In 1914 he joined Kitchener's First Hundred Thousand and saw service in Gallipoli, where he was among the very last to leave as he was in charge of his company's evacuation in December 1915. Though known as a 'd-d democractic, socialistic, tub-thumping rascal', he was a model officer and acquired many of his ideas about leadership from his experiences of an officer: brevity, the use of authority derived from status, and an unrelenting pursuit of achievable objectives.
As an officer and a pre-war socialist, an unusual combination for 1919, Attlee was welcomed into the changed politics of East London. He became the first Labour Mayor of Stepney in 1919, and MP for Limehouse, one of the safest Labour seats in the country. Liked by Ramsay MacDonald he was made his Parliamentary Private Secretary and Under-Secretary of State for War in 1924, though Attlee had been a keen advocate of unilateral disarmament. MacDonald quietly advanced his political career, selecting him to be one of the two Labour members of the Indian Statutory Cornmission in 1927, and appointing him Chancellor of the Duchy of Lancaster in 1930, and Post-Master General in 1931.
During the 1931 crisis MacDonald offered Attlee a place in the new National Government. His refusal marked his beginning as one of the party's leaders., though of a dramaticallly reduced Parliamentary Labour Party of forty-six. As one of the three former government ministers to survive the 1931 election, Attlee was made deputy leader to the ageing George Lansbury. Venturing left along with the bulk of the Labour movement, his style of leadership was little more than staying with the majority of the party. Throughout the 1930s he gave the impression that he was not a leader so much as one who was led. Carstairs' cartoon published in Punch in 1936 aptly conveyed the man who was moving in many directions at the same time. Tom Jones, the former deputy secretary to the Cabinet and a seasoned observer of Westminster, thought Attlee gave the impression of a man pushed from behind.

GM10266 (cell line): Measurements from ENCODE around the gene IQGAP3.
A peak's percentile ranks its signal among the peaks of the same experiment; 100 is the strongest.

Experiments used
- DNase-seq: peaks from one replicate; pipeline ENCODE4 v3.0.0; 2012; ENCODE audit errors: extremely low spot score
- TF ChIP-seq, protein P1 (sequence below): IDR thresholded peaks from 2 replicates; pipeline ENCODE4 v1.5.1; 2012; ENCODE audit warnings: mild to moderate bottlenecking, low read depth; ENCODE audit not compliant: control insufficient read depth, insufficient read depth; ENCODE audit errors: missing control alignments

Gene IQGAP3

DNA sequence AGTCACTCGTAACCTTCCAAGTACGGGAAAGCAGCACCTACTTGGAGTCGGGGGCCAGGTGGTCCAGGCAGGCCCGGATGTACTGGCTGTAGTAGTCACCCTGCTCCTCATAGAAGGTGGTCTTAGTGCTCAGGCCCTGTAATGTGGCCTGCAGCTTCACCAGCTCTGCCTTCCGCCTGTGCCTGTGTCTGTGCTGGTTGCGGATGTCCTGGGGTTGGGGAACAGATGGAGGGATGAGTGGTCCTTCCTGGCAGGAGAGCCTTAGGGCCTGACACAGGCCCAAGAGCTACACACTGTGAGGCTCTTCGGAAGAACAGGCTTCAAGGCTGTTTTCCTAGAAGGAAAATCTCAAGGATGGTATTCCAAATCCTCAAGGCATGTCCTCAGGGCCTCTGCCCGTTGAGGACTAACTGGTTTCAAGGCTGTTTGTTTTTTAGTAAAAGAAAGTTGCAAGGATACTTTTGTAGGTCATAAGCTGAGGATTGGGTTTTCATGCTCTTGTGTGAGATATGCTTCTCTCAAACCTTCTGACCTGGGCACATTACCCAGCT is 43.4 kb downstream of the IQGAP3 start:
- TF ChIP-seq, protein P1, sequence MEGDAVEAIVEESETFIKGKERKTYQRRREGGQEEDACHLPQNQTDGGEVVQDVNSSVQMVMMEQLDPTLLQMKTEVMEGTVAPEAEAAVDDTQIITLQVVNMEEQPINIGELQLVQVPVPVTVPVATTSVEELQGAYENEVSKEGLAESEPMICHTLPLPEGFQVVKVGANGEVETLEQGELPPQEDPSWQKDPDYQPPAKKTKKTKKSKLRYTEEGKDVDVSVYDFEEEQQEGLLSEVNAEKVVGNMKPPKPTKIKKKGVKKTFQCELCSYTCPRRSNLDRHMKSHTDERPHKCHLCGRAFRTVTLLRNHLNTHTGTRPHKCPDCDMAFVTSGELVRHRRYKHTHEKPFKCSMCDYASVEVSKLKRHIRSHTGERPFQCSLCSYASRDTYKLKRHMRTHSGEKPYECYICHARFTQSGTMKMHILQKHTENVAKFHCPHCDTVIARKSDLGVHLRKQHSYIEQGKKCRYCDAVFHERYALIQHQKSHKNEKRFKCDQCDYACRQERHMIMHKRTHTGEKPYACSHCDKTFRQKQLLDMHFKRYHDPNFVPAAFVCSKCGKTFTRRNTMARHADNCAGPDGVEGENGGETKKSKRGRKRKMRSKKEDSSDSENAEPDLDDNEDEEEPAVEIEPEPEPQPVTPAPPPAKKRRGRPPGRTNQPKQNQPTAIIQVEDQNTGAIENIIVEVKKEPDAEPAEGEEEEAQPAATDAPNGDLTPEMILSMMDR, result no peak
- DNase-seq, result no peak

Considering how slight his grasp of power was, why was Attlee able to remain leader for twenty years, longer than any other twentieth-century politician? There were certainly persistent and furtive attempts to oust him, especially in 1939, 1945 and 1947. These failed, however, because his nearest rival, Herbert Morrison, never had the broad support of the Parliamentary Labour Party, and Ernest Bevin, the powerful trade union leader, refused to become king or king-maker. On one occasion Bevin silenced opponents of the leader with the remark: 'Who do you think I am, Lloyd George?' In an era when loyalties ran deep, a domestic effect of imperialism, the close working relationship between Attlee and Bevin made all would-be critics hesitant.
At the same time Attlee's gentlemanly and innocuous style of leadership, characterised by the praise he often received for being a good committee chairman, removed him from the centre of many wrangles. Mr Attlee, 'the dullest Englishman in politics', listened to the disputes taking place around him and usually felt no obligation to exercise an heroic discipline. Labour was free to be itself, an idea which conformed to his own definition: 'The Labour Party is what its members make it'.
Yet he also contributed to the changing image of Labour. Led by him it was a more complex party, less easily stereotyped as composed of malcontents and have-nots seeking revenge. The modest, respectable, and undramatic leader projected a classless and broadly national movement, one capable of representing every part of the nation.